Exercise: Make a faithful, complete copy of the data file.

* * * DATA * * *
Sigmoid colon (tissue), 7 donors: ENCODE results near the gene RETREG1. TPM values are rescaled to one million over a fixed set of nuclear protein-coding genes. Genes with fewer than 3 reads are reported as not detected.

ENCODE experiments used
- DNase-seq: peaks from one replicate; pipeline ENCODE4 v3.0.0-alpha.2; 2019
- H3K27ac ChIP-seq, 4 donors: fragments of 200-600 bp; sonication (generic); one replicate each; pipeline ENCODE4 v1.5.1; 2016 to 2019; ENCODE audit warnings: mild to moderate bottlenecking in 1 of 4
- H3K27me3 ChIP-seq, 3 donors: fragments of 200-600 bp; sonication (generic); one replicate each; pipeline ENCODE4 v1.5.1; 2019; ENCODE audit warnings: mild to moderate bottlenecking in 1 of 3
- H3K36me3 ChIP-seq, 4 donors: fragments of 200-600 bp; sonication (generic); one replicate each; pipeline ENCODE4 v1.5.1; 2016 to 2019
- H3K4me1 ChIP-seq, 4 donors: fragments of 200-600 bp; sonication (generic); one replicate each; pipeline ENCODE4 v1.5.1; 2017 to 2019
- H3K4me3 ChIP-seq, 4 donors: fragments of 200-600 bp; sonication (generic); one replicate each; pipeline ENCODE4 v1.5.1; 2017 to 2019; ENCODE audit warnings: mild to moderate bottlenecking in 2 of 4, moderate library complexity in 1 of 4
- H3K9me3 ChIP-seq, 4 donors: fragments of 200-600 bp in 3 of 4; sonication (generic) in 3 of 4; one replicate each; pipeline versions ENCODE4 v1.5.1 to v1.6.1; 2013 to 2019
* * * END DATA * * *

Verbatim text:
Sigmoid colon (tissue), 7 donors: ENCODE results near the gene RETREG1. TPM values are rescaled to one million over a fixed set of nuclear protein-coding genes. Genes with fewer than 3 reads are reported as not detected.

ENCODE experiments used
- DNase-seq: peaks from one replicate; pipeline ENCODE4 v3.0.0-alpha.2; 2019
- H3K27ac ChIP-seq, 4 donors: fragments of 200-600 bp; sonication (generic); one replicate each; pipeline ENCODE4 v1.5.1; 2016 to 2019; ENCODE audit warnings: mild to moderate bottlenecking in 1 of 4
- H3K27me3 ChIP-seq, 3 donors: fragments of 200-600 bp; sonication (generic); one replicate each; pipeline ENCODE4 v1.5.1; 2019; ENCODE audit warnings: mild to moderate bottlenecking in 1 of 3
- H3K36me3 ChIP-seq, 4 donors: fragments of 200-600 bp; sonication (generic); one replicate each; pipeline ENCODE4 v1.5.1; 2016 to 2019
- H3K4me1 ChIP-seq, 4 donors: fragments of 200-600 bp; sonication (generic); one replicate each; pipeline ENCODE4 v1.5.1; 2017 to 2019
- H3K4me3 ChIP-seq, 4 donors: fragments of 200-600 bp; sonication (generic); one replicate each; pipeline ENCODE4 v1.5.1; 2017 to 2019; ENCODE audit warnings: mild to moderate bottlenecking in 2 of 4, moderate library complexity in 1 of 4
- H3K9me3 ChIP-seq, 4 donors: fragments of 200-600 bp in 3 of 4; sonication (generic) in 3 of 4; one replicate each; pipeline versions ENCODE4 v1.5.1 to v1.6.1; 2013 to 2019